There’s some evidence out there demonstrating that oil of oregano will kill different species of bacteria, etc in the test tube or Petri dish ( in vitro).  If I pour a pile of salt, lime juice, Cointreau, or tequila on a Petri dish, it will likely kill most bacteria too — but that doesn’t mean margaritas can treat pneumonia. It’s not difficult to kill bacteria if you change the conditions enough that it cannot live. So while it’s easy to get high concentrations of oregano in a test tube and subsequent positive effects, these effects are meaningless in the human body unless we can achieve similar concentrations, without any toxicity. And this has not been demonstrated with oil of oregano, or its individual chemical ingredients.

4. Does oil of oregano have any hazardous, unwanted effects? Natural does not mean safe. There are some reports of gastrointestinal upset with oil of oregano. There are also reports of allergic reactions. There is no evidence to suggest that oil of oregano, used at high (medicinal) amounts, may be used safely in pregnant or breast feeding women. However, when used in cooking, and as part of a regular diet, there is also no evidence that causes harm in pregnancy or breastfeeding. Animal studies show that if you give enough carvacrol, it will kill, though.

5. Can oil of oregano be safely eliminated from the body? So little published research exists on oil of oregano there is no way to determine if oregano oil is non-toxic. Certainly, at low doses, when used as a food, there is no reason to have any concerns. But at higher doses, and particularly with regular use, there is no data to sugges it’s safe to consume all that carvacrol, thymol, cymene, and terpinine. As we have no idea if and how oregano oil works, we have no information to estimate what a proper dose might be. Doses published by manufacturers are not based on any published evidence.

Conclusion

Oil of oregano, and the claims attached to it, is a great example of how interesting laboratory findings can be wildly exaggerated to imply meaningful effects in humans. A few small studies have been conducted, mainly in the lab, and advocates argue this is evidence of effectiveness. The rest is all anecdotes.

Despite the hype, there is no persuasive evidence to demonstrate that oil of oregano does anything useful in or on our bodies. And while it is popular, there is no science to support the use of oil of oregano for any medical condition. Suggesting that this herb is can effectively treat serious medical conditions like diabetes, asthma, and cancer is foolish and dangerous. If you’re ill, stick to the proven science, and save your oregano for cooking.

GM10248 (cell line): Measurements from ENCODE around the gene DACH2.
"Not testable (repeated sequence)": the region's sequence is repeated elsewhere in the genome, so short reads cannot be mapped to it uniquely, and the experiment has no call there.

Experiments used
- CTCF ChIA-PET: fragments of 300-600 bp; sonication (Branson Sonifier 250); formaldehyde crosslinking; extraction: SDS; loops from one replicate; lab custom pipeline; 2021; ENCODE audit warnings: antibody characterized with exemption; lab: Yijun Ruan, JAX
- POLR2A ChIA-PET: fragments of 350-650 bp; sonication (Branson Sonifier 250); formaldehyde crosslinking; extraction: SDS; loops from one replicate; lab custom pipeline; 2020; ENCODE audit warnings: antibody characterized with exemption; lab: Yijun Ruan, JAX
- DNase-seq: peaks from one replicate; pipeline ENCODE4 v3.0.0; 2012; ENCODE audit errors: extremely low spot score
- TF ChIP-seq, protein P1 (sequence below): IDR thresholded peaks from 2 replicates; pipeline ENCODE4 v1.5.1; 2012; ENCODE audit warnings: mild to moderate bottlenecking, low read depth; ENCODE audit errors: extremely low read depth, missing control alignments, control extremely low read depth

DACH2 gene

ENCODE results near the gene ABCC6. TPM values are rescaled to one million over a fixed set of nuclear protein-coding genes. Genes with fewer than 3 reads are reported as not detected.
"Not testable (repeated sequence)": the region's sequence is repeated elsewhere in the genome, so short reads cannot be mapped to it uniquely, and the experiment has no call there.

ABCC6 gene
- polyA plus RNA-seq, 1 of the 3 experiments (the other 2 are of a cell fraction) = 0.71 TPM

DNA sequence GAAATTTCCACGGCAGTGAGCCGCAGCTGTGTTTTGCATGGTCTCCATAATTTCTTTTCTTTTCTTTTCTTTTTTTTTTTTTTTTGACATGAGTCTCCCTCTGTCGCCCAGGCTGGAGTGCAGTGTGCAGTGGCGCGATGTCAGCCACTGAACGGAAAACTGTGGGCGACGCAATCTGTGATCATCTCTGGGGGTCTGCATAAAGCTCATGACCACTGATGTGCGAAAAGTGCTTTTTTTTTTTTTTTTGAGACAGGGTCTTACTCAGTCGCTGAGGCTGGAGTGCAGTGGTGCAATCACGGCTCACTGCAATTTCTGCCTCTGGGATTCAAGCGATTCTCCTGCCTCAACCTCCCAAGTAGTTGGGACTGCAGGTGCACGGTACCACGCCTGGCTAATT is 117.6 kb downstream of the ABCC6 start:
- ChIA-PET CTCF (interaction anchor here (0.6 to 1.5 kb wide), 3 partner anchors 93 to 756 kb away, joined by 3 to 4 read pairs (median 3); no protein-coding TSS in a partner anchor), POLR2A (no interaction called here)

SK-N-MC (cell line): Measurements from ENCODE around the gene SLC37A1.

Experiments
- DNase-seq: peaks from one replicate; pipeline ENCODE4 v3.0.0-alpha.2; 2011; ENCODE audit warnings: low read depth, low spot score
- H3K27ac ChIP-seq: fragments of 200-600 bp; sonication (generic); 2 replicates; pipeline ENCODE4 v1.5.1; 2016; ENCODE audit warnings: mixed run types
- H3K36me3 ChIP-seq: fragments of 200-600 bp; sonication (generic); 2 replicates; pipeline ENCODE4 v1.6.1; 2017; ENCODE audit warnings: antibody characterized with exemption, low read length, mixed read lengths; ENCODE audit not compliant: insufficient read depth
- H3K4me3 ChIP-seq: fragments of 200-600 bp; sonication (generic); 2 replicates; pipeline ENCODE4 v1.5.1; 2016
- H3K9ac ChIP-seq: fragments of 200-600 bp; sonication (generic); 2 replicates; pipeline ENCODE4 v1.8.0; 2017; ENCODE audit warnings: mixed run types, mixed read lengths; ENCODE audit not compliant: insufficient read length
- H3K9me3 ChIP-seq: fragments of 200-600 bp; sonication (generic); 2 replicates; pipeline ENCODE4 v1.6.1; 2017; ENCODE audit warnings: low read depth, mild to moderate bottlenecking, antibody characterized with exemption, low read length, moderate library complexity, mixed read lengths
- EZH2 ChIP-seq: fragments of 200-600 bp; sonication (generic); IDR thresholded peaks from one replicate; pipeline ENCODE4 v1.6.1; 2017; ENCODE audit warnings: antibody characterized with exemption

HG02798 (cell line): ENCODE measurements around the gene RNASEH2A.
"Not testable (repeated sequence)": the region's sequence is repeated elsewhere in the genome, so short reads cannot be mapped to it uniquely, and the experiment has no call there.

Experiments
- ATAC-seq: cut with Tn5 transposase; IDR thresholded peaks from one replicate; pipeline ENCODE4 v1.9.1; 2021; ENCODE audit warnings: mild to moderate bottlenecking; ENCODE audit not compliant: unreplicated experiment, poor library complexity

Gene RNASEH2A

Posted in: Herbs & Supplements

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30 thoughts on “Oil of Oregano

  1. We have many medications that are derived from herbs and are plant based products. One of the oldest plant based products comes from the willow bark which contains acetylsalicylic acid, and is otherwise known as aspirin. Aspirin has been scientifically studied extensively and is a proven medication with known biological activity. Oil of oregano has very few studies to back any of the claims made for it’s use. Untill, we have scientific proof of the efficacy of a substance, we should not recommend it’s use for the treatment of disease. Now that’s science based medicine!

    Dr Sam Girgis
    http://drsamgirgis.com

  2. Anthro says:

    I keep trying to tell my wooish acquaintances that if you take some herb, oil, tea, substance in high enough doses to cause a reaction in the body, then it is a DRUG and should be investigated and regulated as such. They only look at me quizically as though they pity me for not seeing the “light”. Sigh.

  3. Epinephrine says:

    One of the oldest plant based products comes from the willow bark which contains acetylsalicylic acid, and is otherwise known as aspirin.

    Willow bark was used as a remedy, but doesn’t contain ASA, it has salicin, which is converted to salicylic acid. ASA is related to this, and can be synthesized from it.

  4. Epinephrine says:

    Posts like this one always make me think of the cectic comic on herbal medicine; I’ll link it in case others haven’t seen it:

  5. Chris says:

    Rats! I’d hope I could convince some enterprising woo-meister into pulling out muchl of the volunteer oregano out of my yard. The stuff self seeds itself all over, and is presently growing into nice two-foot high and round mounds. They could also have all of the California poppies, calendula and lemon balm they like. I did plant the lemon balm like a mint in a contained space, but the stuff spreads through air borne seeds!

    Funny thing about herbs, they are mostly nice smelling weeds. It seems that it would be an easy business to get some ubiquitous smelly plant and tell folks it has certain properties. It would only be slightly less profitable than homeopathy.

  6. Imadgeine says:

    Chris, your yard sounds pretty and must smell good. Your USA weeds are plants we pay lots of money for and lovingly tend in UK.
    Nice post on all natural oregano oil. I ponder a lot on the psychology of this natural = good and science/technology = bad style of thinking. Someone close to me postponed treatment of lymphoma due to this kind of belief. (In case you wonder – I was not kept informed!)
    Polarised thinking is one way in which we simplify all this information overload and deal with the consequent cognitive confusion. The world is just so darn complex. Racial stereotyping is a similar polarising phenomenon. Our lot good, your lot bad.